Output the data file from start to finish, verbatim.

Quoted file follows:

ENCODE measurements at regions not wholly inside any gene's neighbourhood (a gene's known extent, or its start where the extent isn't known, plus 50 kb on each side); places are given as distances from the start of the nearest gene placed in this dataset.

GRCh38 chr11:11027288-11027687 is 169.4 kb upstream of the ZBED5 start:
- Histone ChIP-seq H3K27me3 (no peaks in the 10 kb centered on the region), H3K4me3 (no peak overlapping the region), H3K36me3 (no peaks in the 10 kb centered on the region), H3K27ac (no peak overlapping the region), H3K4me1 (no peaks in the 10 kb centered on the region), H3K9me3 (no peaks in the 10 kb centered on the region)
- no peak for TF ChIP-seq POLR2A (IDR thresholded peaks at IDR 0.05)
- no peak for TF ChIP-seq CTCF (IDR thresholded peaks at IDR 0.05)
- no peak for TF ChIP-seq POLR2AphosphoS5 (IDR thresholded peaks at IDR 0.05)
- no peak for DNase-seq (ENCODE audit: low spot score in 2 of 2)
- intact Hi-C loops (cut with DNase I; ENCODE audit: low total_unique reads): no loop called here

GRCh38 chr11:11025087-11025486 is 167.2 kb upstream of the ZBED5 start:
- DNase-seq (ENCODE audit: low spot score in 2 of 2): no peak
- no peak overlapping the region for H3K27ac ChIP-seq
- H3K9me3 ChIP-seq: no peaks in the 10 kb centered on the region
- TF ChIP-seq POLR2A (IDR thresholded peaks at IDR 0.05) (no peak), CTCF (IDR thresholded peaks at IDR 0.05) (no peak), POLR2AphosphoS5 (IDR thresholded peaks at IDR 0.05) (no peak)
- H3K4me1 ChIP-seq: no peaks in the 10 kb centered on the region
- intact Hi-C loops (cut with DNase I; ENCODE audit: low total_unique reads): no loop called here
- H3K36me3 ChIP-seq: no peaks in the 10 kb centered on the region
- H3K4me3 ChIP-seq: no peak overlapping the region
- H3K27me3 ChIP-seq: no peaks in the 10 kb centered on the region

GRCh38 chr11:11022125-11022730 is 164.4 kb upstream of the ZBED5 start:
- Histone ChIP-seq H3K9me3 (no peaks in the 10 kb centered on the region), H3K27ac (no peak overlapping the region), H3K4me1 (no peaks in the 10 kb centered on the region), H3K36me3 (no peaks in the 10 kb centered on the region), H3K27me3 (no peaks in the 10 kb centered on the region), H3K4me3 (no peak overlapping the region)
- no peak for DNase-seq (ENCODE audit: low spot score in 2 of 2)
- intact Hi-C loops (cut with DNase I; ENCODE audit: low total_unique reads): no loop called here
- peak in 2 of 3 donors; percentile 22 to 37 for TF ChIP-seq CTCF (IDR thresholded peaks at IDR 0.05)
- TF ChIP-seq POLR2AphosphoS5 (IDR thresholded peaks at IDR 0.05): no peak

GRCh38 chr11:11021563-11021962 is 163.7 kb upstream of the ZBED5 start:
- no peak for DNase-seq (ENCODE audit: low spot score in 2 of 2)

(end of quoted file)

ENCODE measurements at regions not wholly inside any gene's neighbourhood (a gene's known extent, or its start where the extent isn't known, plus 50 kb on each side); places are given as distances from the start of the nearest gene placed in this dataset.

GRCh38 chr11:11027288-11027687 is 169.4 kb upstream of the ZBED5 start:
- Histone ChIP-seq H3K27me3 (no peaks in the 10 kb centered on the region), H3K4me3 (no peak overlapping the region), H3K36me3 (no peaks in the 10 kb centered on the region), H3K27ac (no peak overlapping the region), H3K4me1 (no peaks in the 10 kb centered on the region), H3K9me3 (no peaks in the 10 kb centered on the region)
- no peak for TF ChIP-seq POLR2A (IDR thresholded peaks at IDR 0.05)
- no peak for TF ChIP-seq CTCF (IDR thresholded peaks at IDR 0.05)
- no peak for TF ChIP-seq POLR2AphosphoS5 (IDR thresholded peaks at IDR 0.05)
- no peak for DNase-seq (ENCODE audit: low spot score in 2 of 2)
- intact Hi-C loops (cut with DNase I; ENCODE audit: low total_unique reads): no loop called here

GRCh38 chr11:11025087-11025486 is 167.2 kb upstream of the ZBED5 start:
- DNase-seq (ENCODE audit: low spot score in 2 of 2): no peak
- no peak overlapping the region for H3K27ac ChIP-seq
- H3K9me3 ChIP-seq: no peaks in the 10 kb centered on the region
- TF ChIP-seq POLR2A (IDR thresholded peaks at IDR 0.05) (no peak), CTCF (IDR thresholded peaks at IDR 0.05) (no peak), POLR2AphosphoS5 (IDR thresholded peaks at IDR 0.05) (no peak)
- H3K4me1 ChIP-seq: no peaks in the 10 kb centered on the region
- intact Hi-C loops (cut with DNase I; ENCODE audit: low total_unique reads): no loop called here
- H3K36me3 ChIP-seq: no peaks in the 10 kb centered on the region
- H3K4me3 ChIP-seq: no peak overlapping the region
- H3K27me3 ChIP-seq: no peaks in the 10 kb centered on the region

GRCh38 chr11:11022125-11022730 is 164.4 kb upstream of the ZBED5 start:
- Histone ChIP-seq H3K9me3 (no peaks in the 10 kb centered on the region), H3K27ac (no peak overlapping the region), H3K4me1 (no peaks in the 10 kb centered on the region), H3K36me3 (no peaks in the 10 kb centered on the region), H3K27me3 (no peaks in the 10 kb centered on the region), H3K4me3 (no peak overlapping the region)
- no peak for DNase-seq (ENCODE audit: low spot score in 2 of 2)
- intact Hi-C loops (cut with DNase I; ENCODE audit: low total_unique reads): no loop called here
- peak in 2 of 3 donors; percentile 22 to 37 for TF ChIP-seq CTCF (IDR thresholded peaks at IDR 0.05)
- TF ChIP-seq POLR2AphosphoS5 (IDR thresholded peaks at IDR 0.05): no peak

GRCh38 chr11:11021563-11021962 is 163.7 kb upstream of the ZBED5 start:
- no peak for DNase-seq (ENCODE audit: low spot score in 2 of 2)